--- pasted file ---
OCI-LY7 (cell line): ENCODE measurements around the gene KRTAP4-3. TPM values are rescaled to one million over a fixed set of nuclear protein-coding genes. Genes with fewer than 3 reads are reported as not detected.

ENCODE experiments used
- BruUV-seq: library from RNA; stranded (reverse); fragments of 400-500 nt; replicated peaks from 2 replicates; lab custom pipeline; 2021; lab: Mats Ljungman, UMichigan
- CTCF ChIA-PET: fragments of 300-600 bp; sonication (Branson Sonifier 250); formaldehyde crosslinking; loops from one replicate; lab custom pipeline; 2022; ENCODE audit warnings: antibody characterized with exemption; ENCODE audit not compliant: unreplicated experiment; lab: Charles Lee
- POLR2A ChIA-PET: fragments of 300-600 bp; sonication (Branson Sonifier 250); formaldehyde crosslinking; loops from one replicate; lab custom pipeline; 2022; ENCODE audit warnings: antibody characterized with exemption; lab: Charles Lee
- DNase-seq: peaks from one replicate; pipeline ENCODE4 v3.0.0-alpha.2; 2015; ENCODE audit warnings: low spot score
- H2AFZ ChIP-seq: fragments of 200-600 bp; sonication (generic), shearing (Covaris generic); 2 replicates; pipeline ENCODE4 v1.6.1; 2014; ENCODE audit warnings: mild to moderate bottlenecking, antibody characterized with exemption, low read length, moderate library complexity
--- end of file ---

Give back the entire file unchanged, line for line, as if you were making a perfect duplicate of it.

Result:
OCI-LY7 (cell line): ENCODE measurements around the gene KRTAP4-3. TPM values are rescaled to one million over a fixed set of nuclear protein-coding genes. Genes with fewer than 3 reads are reported as not detected.

ENCODE experiments used
- BruUV-seq: library from RNA; stranded (reverse); fragments of 400-500 nt; replicated peaks from 2 replicates; lab custom pipeline; 2021; lab: Mats Ljungman, UMichigan
- CTCF ChIA-PET: fragments of 300-600 bp; sonication (Branson Sonifier 250); formaldehyde crosslinking; loops from one replicate; lab custom pipeline; 2022; ENCODE audit warnings: antibody characterized with exemption; ENCODE audit not compliant: unreplicated experiment; lab: Charles Lee
- POLR2A ChIA-PET: fragments of 300-600 bp; sonication (Branson Sonifier 250); formaldehyde crosslinking; loops from one replicate; lab custom pipeline; 2022; ENCODE audit warnings: antibody characterized with exemption; lab: Charles Lee
- DNase-seq: peaks from one replicate; pipeline ENCODE4 v3.0.0-alpha.2; 2015; ENCODE audit warnings: low spot score
- H2AFZ ChIP-seq: fragments of 200-600 bp; sonication (generic), shearing (Covaris generic); 2 replicates; pipeline ENCODE4 v1.6.1; 2014; ENCODE audit warnings: mild to moderate bottlenecking, antibody characterized with exemption, low read length, moderate library complexity